Central banks around the globe have now responded to turmoil in the markets which emerged last week. The US Federal Reserve and the Bank of Canada cut their main policy rates by half a percentage point as an emergency response to weakness in the markets. The European Central Bank, the Bank of England and the Bank of Japan are all actively considering their options, demonstrating a globally coordinated response to the economic impact of the virus.
Governments are supporting their central banks as they too take actions to protect their economies. US Congress agreed to spend $7.7bn to combat the virus, the IMF pledged $50bn of emergency financing and the World Bank announced up to $12bn in emergency support. Italy, Australia and Indonesia have all committed packages specifically designed to combat the effects of the virus.
The market continues to be rocked by the coronavirus with most global equity markets down for the week. The US market rallied briefly with Joe Biden now looking very likely to be nominated as the Democratic candidate, meaning the November elections will likely see either Biden or Trump elected President, both well-liked by investors and taking the more socialist outcomes off the table. However, these gains were overridden by the elevated volatility which continues to pervade markets.
This week, governments and central banks alike finally woke up to the problems in their economies, alerted by panic in markets last week. It might feel as if it’s about time that governments opened their eyes, but it’s still good news to see action being taken around the globe. The coordinated response from governments addressing these issues with all the tools at their disposal, both monetary and fiscal, can only apply upward pressure to asset prices. Indeed, if governments’ economic and public health precautions are successful at containing both the geographic spread and financial impact of the virus, this might be a good buying opportunity for investors.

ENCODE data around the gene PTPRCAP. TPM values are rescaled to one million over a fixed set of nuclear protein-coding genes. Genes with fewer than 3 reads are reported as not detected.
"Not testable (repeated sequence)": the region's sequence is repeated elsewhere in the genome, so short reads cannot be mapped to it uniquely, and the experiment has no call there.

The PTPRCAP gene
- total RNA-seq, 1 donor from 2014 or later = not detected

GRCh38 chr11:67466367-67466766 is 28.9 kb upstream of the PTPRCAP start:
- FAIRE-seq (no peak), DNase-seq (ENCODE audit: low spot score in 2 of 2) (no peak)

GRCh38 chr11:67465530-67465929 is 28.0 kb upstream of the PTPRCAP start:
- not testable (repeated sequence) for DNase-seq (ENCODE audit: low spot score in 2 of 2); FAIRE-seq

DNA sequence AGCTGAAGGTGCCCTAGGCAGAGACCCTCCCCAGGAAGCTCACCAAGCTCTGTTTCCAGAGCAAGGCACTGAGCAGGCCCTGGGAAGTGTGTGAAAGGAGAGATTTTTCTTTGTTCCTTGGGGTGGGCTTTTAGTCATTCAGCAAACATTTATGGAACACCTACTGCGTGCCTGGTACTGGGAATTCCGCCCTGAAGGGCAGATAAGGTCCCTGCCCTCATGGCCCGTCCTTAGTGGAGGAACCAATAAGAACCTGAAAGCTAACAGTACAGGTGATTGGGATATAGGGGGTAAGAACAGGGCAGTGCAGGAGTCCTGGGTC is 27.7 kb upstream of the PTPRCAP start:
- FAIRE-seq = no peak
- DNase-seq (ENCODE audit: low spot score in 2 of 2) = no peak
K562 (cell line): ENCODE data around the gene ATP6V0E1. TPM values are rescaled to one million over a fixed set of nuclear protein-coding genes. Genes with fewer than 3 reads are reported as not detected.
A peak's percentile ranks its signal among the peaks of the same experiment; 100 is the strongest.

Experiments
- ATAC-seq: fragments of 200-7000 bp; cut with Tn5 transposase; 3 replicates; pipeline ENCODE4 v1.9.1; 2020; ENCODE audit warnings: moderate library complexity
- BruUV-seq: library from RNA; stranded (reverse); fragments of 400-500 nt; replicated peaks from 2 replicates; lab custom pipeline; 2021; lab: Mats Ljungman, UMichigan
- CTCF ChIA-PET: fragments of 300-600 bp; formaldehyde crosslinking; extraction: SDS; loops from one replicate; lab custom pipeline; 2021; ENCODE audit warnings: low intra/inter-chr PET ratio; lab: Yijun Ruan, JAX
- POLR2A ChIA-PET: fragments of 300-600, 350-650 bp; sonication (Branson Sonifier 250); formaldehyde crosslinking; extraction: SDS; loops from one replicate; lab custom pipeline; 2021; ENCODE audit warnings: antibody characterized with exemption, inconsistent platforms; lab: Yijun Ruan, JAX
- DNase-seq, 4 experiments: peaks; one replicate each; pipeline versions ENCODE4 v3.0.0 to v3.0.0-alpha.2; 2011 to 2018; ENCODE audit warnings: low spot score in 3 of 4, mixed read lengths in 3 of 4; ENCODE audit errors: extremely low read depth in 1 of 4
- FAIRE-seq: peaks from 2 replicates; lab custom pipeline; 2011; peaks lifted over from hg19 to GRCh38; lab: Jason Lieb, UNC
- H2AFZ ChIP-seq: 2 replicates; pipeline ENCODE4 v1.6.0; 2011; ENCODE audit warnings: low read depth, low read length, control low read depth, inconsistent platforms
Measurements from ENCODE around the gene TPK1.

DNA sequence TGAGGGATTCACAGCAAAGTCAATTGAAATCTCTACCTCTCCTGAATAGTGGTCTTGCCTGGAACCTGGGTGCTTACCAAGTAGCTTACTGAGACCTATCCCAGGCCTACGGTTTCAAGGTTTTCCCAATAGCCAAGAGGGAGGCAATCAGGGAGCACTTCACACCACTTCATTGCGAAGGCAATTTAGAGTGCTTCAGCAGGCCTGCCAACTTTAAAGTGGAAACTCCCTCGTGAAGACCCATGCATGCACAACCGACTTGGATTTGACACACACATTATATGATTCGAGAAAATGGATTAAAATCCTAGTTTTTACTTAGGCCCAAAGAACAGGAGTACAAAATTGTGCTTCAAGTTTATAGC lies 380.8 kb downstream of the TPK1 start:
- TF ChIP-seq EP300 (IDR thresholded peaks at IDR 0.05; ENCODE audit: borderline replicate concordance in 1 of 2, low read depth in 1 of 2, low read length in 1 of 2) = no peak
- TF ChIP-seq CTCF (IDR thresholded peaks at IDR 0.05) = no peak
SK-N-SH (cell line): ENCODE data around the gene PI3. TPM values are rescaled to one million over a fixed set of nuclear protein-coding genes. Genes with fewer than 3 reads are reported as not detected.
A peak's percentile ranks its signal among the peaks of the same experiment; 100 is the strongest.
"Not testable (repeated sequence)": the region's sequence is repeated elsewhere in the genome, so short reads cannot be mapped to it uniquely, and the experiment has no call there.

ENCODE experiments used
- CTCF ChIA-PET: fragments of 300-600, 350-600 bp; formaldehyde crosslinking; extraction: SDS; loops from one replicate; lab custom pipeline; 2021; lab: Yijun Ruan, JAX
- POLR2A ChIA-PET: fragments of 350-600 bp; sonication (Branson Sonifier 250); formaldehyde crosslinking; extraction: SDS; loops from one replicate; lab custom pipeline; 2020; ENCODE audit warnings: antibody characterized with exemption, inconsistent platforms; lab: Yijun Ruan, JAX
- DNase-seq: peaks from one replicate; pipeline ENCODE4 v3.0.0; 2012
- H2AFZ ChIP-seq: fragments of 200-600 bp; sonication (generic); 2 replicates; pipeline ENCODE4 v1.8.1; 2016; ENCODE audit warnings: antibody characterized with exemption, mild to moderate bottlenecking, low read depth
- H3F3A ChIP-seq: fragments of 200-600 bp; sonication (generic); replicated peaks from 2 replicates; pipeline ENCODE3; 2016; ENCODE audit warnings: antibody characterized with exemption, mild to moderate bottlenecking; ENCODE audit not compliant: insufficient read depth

It’s still too early to tell what the full impact of the coronavirus might be and the end is certainly not yet in sight. As such, it remains more important than ever to be invested in companies with strong balance sheets given the significant uncertainty of what lies ahead. However, from an investor’s perspective, all is not doom and gloom. The volatility in markets can be used to pick up strong, good quality businesses when their prices fall along with the wider market. Our overarching priority continues to be the protection of client assets but alongside these efforts, we are actively seeking good opportunities to rotate our portfolios towards these durable but attractively priced assets.
Quote of the week
“Everyone decided against establishing traffic rules when it came to vehicles on sacred sites… They didn’t listen to us and this is the result.” Pedro Edmunds Paoa, Mayor of Easter Island.
Our quote this week hopefully offers some respite from coronavirus-related news. Easter Island’s Wikipedia page states: “Easter Island is most famous for its nearly 1,000 extant monumental statues, called moai, created by the early Rapa Nui people.” Well the source of the island’s fame just took a 0.1% hit. A Chilean man who lives on the island in Polynesia was arrested this week and has been charged with “incalculable damage” after driving his pickup truck into one of the moai statues. The Mayor of the island has cited the incident as evidence that vehicle restrictions need to be enforced around the island’s archaeological sites. He said the island’s population had risen from 8,000 to 12,000 since 2012, adding that it also hosted 12,000 tourists a month. “They didn’t listen to us and this is the result,” the Mayor said.